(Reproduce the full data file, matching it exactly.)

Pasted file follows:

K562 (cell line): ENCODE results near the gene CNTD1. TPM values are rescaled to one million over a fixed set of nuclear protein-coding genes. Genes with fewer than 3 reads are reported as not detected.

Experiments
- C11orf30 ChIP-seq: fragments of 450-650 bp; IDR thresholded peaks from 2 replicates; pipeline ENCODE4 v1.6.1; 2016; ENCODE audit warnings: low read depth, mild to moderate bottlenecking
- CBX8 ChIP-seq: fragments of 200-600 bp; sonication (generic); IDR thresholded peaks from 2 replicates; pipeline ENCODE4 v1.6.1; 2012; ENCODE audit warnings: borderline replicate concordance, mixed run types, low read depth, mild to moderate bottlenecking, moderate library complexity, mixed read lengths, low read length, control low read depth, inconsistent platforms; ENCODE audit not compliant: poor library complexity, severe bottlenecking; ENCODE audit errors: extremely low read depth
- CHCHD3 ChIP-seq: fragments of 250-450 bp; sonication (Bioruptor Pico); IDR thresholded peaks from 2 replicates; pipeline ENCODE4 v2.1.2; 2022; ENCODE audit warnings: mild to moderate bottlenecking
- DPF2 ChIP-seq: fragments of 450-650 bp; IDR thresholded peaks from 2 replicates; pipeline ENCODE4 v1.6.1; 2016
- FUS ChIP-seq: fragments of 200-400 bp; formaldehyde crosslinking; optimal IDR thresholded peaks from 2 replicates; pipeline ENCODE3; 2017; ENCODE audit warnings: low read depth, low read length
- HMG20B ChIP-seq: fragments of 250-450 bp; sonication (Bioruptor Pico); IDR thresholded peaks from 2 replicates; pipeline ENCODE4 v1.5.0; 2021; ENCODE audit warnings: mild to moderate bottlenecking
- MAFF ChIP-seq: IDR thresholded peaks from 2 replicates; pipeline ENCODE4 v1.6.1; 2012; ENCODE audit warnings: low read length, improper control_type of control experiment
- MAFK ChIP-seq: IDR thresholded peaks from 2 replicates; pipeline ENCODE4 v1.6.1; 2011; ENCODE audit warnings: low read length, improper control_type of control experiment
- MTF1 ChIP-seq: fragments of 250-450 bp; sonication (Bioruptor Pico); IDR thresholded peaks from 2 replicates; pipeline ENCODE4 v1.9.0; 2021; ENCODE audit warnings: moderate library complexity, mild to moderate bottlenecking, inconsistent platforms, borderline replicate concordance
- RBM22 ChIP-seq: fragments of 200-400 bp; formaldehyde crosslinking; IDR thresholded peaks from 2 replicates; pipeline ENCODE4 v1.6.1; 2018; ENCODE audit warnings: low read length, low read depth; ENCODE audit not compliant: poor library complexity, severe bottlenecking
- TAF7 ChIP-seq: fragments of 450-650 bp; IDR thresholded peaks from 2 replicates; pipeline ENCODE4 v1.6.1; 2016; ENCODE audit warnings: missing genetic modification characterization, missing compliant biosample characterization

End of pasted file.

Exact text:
K562 (cell line): ENCODE results near the gene CNTD1. TPM values are rescaled to one million over a fixed set of nuclear protein-coding genes. Genes with fewer than 3 reads are reported as not detected.

Experiments
- C11orf30 ChIP-seq: fragments of 450-650 bp; IDR thresholded peaks from 2 replicates; pipeline ENCODE4 v1.6.1; 2016; ENCODE audit warnings: low read depth, mild to moderate bottlenecking
- CBX8 ChIP-seq: fragments of 200-600 bp; sonication (generic); IDR thresholded peaks from 2 replicates; pipeline ENCODE4 v1.6.1; 2012; ENCODE audit warnings: borderline replicate concordance, mixed run types, low read depth, mild to moderate bottlenecking, moderate library complexity, mixed read lengths, low read length, control low read depth, inconsistent platforms; ENCODE audit not compliant: poor library complexity, severe bottlenecking; ENCODE audit errors: extremely low read depth
- CHCHD3 ChIP-seq: fragments of 250-450 bp; sonication (Bioruptor Pico); IDR thresholded peaks from 2 replicates; pipeline ENCODE4 v2.1.2; 2022; ENCODE audit warnings: mild to moderate bottlenecking
- DPF2 ChIP-seq: fragments of 450-650 bp; IDR thresholded peaks from 2 replicates; pipeline ENCODE4 v1.6.1; 2016
- FUS ChIP-seq: fragments of 200-400 bp; formaldehyde crosslinking; optimal IDR thresholded peaks from 2 replicates; pipeline ENCODE3; 2017; ENCODE audit warnings: low read depth, low read length
- HMG20B ChIP-seq: fragments of 250-450 bp; sonication (Bioruptor Pico); IDR thresholded peaks from 2 replicates; pipeline ENCODE4 v1.5.0; 2021; ENCODE audit warnings: mild to moderate bottlenecking
- MAFF ChIP-seq: IDR thresholded peaks from 2 replicates; pipeline ENCODE4 v1.6.1; 2012; ENCODE audit warnings: low read length, improper control_type of control experiment
- MAFK ChIP-seq: IDR thresholded peaks from 2 replicates; pipeline ENCODE4 v1.6.1; 2011; ENCODE audit warnings: low read length, improper control_type of control experiment
- MTF1 ChIP-seq: fragments of 250-450 bp; sonication (Bioruptor Pico); IDR thresholded peaks from 2 replicates; pipeline ENCODE4 v1.9.0; 2021; ENCODE audit warnings: moderate library complexity, mild to moderate bottlenecking, inconsistent platforms, borderline replicate concordance
- RBM22 ChIP-seq: fragments of 200-400 bp; formaldehyde crosslinking; IDR thresholded peaks from 2 replicates; pipeline ENCODE4 v1.6.1; 2018; ENCODE audit warnings: low read length, low read depth; ENCODE audit not compliant: poor library complexity, severe bottlenecking
- TAF7 ChIP-seq: fragments of 450-650 bp; IDR thresholded peaks from 2 replicates; pipeline ENCODE4 v1.6.1; 2016; ENCODE audit warnings: missing genetic modification characterization, missing compliant biosample characterization